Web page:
* An accounting firm, aware of the possibility that a company it audits is headed for financial collapse, continues to issue highly positive financial statements for that company thereby implying the company is a solid investment. The accountants may even openly encourage investment in the company. The firm receives millions of dollars in accounting fees from the company and is fully aware that the officers and directors of the company are divesting themselves of their holdings in the company.
    * A broker brags that he “knows someone” in the company whose stock he is recommending.
    * A broker induces clients to switch to mutual funds outside of their initial mutual fund family in order to generate additional or increased commissions for the broker.
    * A broker sells his customers investments not held or offered by his company
    * A broker “mis-marks” order tickets or confirmations to protect himself from the scrutiny of compliance officers at his firm or client litigation against the firm.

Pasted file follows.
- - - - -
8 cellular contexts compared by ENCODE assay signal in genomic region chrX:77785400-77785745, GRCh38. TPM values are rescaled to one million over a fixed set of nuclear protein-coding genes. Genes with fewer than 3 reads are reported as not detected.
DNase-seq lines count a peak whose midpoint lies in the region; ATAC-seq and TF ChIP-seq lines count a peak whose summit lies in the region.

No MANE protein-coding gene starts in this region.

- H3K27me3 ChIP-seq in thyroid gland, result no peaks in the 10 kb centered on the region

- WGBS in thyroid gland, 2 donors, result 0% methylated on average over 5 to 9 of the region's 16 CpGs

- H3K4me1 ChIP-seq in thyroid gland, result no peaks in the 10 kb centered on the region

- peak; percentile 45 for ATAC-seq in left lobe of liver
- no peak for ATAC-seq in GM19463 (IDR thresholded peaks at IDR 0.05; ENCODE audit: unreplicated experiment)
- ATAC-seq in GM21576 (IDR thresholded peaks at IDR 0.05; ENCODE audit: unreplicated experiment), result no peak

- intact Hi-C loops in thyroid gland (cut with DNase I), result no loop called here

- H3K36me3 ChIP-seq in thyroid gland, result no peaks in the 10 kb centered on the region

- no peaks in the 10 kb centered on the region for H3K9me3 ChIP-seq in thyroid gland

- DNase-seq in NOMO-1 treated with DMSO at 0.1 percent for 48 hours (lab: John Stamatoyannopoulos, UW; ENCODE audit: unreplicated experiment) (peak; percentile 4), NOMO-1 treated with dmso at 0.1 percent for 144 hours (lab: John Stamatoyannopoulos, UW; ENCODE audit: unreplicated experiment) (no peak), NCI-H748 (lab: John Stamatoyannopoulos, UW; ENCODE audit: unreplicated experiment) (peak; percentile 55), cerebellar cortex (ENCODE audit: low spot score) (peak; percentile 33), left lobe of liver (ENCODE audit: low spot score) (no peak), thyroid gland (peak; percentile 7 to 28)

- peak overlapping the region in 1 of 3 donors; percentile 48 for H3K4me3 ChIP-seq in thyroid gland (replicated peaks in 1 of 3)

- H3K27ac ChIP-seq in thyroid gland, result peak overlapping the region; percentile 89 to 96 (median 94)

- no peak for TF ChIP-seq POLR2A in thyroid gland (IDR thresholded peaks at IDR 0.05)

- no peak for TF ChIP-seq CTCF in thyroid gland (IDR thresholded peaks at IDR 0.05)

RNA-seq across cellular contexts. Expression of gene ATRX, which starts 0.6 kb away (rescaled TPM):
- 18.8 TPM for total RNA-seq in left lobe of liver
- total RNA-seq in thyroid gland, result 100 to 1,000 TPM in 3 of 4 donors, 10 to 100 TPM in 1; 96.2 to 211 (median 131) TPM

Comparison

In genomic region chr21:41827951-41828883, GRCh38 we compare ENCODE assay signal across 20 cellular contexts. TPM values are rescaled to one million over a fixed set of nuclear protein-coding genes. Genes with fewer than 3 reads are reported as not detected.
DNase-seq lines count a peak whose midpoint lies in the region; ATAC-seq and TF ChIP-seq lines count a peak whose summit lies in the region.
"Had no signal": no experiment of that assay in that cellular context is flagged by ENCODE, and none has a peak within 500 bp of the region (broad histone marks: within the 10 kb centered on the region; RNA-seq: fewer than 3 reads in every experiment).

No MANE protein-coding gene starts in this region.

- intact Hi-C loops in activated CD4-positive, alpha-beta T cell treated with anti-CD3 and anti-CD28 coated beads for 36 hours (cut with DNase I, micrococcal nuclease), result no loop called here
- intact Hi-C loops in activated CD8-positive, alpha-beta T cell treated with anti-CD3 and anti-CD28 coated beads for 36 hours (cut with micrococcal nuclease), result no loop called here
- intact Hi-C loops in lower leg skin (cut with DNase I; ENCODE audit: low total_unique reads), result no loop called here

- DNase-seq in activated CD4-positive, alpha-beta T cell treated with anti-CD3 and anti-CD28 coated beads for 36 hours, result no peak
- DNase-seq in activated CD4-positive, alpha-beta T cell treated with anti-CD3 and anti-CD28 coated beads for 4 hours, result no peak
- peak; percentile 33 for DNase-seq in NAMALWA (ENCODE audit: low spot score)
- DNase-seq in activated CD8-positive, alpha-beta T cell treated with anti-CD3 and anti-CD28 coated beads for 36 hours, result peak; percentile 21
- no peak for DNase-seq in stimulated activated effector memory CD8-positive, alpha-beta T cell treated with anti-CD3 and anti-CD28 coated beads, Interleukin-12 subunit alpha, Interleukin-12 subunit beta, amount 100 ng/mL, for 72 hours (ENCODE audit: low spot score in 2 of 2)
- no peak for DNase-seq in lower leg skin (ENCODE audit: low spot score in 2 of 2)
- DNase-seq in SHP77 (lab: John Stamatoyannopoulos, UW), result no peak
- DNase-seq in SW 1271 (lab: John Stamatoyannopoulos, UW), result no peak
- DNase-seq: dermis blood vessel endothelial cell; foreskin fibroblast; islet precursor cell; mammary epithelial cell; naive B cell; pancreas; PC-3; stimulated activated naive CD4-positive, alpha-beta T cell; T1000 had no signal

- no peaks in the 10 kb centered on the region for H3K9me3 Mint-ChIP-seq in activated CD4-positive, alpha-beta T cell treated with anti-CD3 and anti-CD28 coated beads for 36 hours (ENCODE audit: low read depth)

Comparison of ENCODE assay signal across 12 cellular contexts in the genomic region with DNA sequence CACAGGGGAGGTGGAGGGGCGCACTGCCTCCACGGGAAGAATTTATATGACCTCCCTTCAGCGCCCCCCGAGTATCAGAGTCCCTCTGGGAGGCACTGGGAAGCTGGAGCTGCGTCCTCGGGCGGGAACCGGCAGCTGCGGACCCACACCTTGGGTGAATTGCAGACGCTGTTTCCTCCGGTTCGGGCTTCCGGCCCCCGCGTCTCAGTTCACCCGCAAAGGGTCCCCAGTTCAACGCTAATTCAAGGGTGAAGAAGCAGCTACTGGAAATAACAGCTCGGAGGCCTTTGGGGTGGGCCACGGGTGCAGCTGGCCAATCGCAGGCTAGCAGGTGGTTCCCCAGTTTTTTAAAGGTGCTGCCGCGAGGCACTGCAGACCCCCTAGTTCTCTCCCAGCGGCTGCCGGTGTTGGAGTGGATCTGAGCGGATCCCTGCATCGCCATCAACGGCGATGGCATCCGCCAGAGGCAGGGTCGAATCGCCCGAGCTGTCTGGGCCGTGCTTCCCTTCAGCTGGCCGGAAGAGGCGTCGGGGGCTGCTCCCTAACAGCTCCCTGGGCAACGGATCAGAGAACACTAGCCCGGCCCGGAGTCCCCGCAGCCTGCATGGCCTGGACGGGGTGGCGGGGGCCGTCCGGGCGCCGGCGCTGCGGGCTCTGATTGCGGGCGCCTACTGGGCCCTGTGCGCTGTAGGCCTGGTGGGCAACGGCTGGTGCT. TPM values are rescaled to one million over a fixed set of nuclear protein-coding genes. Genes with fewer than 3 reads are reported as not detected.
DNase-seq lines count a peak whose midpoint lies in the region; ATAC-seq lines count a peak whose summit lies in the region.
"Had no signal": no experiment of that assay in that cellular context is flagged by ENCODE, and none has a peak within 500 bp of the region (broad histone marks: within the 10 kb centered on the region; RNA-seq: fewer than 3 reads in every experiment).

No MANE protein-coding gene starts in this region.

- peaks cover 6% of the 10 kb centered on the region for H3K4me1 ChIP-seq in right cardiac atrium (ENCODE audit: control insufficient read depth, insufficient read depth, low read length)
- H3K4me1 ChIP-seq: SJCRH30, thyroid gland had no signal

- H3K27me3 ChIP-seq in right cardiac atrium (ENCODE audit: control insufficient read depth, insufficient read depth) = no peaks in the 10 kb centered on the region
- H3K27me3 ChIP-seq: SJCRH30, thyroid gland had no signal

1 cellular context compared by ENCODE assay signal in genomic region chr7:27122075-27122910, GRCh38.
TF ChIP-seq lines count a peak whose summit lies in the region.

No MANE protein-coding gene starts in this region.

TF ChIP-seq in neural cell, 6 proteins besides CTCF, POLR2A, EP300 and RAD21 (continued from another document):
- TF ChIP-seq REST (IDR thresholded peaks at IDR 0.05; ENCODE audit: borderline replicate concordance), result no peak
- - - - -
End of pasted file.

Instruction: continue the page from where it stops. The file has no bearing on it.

* A broker fails to disclose his commissions, or the fact that he has liquidated his position in stock also held by his customers at the same position.
    * A broker fuels positive interest in a stock by instigating or perpetuating rumors, failing to disclose negative information, or intentionally misleading customers about the potential negatives in a particular investment.
    * A broker enters into an arrangement wherein he agrees to share profits and losses with customers.
    * An Internet Broker suffers one or more on-line breakdowns or “outages” due to the incapacity of the system to cope with the level of activity, a virus, or a security breach.